OSA's Digital Library

Applied Optics

Applied Optics


  • Editor: Joseph N. Mait
  • Vol. 52, Iss. 36 — Dec. 20, 2013
  • pp: 8676–8684

Next-generation hollow retroreflectors for lunar laser ranging

Alix Preston and Stephen Merkowitz  »View Author Affiliations

Applied Optics, Vol. 52, Issue 36, pp. 8676-8684 (2013)

View Full Text Article

Enhanced HTML    Acrobat PDF (301 KB)

Browse Journals / Lookup Meetings

Browse by Journal and Year


Lookup Conference Papers

Close Browse Journals / Lookup Meetings

Article Tools



The three retroreflector arrays put on the Moon 40 years ago by the Apollo astronauts and the French-built arrays on the Soviet Lunokhod rovers continue to be useful targets, and have provided the most stringent tests of the Strong Equivalence Principle and the time variation of Newton’s gravitational constant, as well as valuable insight into the Moon’s interior. However, the precision of the ranging measurements are now being limited by the physical size of the arrays and a new generation of retroreflectors is required to make significant advances over current capabilities. Large single-cube retroreflectors represent the most promising approach to overcoming current limitations, and hollow retroreflectors in particular have the potential to maintain their good optical performance over the nearly 300 K temperature swing that occurs during the lunar cycle. Typically, epoxies are used for aligning and bonding hollow retroreflectors, but their thermal stability will predominantly be limited by the difference of the coefficient of thermal expansion (CTE) between the epoxy and the glass. A relatively new bonding method known as hydroxide catalysis bonding (HCB) has been used to adhere complex optical components for space-based missions. HCB has an extremely thin bond, a low CTE, and a high breaking strength that makes it an ideal candidate for bonding hollow retroreflectors for lunar laser ranging (LLR). In this work, we present results of a feasibility study of bonded Pyrex and fused silica hollow retroreflectors using both epoxy and HCB methods, including the results of thermally cycling the hollow retroreflectors from 295 to 185 K. Finally, we discuss the potential for using these retroreflectors for future LLR.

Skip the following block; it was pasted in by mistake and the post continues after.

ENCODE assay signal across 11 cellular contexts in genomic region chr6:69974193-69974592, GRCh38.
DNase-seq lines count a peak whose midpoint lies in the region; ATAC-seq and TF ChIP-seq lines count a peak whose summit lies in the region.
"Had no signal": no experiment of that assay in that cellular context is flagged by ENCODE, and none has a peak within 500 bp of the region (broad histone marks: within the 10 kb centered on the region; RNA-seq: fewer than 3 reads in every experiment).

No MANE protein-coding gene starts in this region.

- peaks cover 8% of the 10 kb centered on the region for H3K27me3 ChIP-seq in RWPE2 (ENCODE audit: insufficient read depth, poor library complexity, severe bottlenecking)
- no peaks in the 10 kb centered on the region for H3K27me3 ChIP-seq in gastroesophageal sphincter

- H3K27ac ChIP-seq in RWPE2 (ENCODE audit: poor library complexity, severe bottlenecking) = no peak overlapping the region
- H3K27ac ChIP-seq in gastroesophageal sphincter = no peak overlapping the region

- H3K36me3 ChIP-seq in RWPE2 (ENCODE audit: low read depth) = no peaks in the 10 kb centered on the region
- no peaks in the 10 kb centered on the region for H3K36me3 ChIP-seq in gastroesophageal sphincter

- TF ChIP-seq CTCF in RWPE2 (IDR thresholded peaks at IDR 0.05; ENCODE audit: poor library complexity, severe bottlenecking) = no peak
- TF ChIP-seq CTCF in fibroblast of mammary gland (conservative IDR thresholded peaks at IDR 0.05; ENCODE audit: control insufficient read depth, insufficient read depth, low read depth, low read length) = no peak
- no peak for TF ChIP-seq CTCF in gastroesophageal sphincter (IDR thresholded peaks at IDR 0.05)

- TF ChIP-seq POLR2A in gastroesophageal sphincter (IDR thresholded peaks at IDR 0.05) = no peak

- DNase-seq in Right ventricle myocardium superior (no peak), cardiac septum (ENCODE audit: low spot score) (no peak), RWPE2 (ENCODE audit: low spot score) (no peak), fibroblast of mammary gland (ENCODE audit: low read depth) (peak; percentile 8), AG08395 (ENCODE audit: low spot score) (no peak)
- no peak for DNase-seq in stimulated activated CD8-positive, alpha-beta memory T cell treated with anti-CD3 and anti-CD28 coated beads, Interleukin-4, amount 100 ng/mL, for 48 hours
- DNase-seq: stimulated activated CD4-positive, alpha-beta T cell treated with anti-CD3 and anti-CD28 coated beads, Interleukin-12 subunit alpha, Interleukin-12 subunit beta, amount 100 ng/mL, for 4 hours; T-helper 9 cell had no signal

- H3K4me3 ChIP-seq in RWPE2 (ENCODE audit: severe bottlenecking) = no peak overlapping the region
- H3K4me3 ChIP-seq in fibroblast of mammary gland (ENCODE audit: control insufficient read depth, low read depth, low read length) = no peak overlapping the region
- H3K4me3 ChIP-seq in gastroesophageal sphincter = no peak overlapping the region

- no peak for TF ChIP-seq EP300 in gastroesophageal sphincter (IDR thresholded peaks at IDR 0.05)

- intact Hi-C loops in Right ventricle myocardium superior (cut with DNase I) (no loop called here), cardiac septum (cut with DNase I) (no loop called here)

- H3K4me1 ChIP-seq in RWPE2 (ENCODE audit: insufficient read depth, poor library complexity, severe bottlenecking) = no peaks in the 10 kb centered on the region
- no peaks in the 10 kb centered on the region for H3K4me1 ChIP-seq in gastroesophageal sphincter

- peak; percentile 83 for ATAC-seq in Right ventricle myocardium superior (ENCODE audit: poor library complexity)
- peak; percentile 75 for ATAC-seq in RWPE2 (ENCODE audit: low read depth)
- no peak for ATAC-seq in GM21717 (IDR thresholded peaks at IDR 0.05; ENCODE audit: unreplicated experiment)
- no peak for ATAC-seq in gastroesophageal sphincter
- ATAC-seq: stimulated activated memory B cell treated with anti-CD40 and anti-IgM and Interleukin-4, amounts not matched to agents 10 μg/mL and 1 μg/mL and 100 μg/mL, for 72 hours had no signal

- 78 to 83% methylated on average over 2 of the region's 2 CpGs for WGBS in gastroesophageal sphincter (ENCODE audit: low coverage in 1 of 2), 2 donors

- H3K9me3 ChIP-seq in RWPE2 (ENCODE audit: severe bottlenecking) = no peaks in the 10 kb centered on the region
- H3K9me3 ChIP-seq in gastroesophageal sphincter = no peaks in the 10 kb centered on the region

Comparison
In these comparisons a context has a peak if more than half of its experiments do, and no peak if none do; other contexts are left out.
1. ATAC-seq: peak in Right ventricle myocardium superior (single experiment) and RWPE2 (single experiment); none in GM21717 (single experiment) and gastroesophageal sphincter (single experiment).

© 2013 Optical Society of America

OCIS Codes
(120.3930) Instrumentation, measurement, and metrology : Metrological instrumentation
(220.1140) Optical design and fabrication : Alignment
(080.4035) Geometric optics : Mirror system design
(120.6085) Instrumentation, measurement, and metrology : Space instrumentation

ToC Category:
Instrumentation, Measurement, and Metrology

Original Manuscript: September 20, 2013
Revised Manuscript: November 17, 2013
Manuscript Accepted: November 19, 2013
Published: December 13, 2013

Alix Preston and Stephen Merkowitz, "Next-generation hollow retroreflectors for lunar laser ranging," Appl. Opt. 52, 8676-8684 (2013)

Sort:  Author  |  Year  |  Journal  |  Reset  


  1. S. Merkowitz, “Tests of gravity using lunar laser ranging,” Living Rev. Relativity 13, 7 (2010). [CrossRef]
  2. T. W. Murphy, “Lunar laser ranging: the millimeter challenge,” Rep. Prog. Phys. 76, 076901 (2013). [CrossRef]
  3. T. W. Murphy, E. Adelberger, J. Battat, C. Hoyle, R. McMillan, E. Michelsen, R. Samad, C. Stubbs, and H. Swanson, “Long-term degradation of optical devices on the Moon,” Icarus 208, 31–35 (2010). [CrossRef]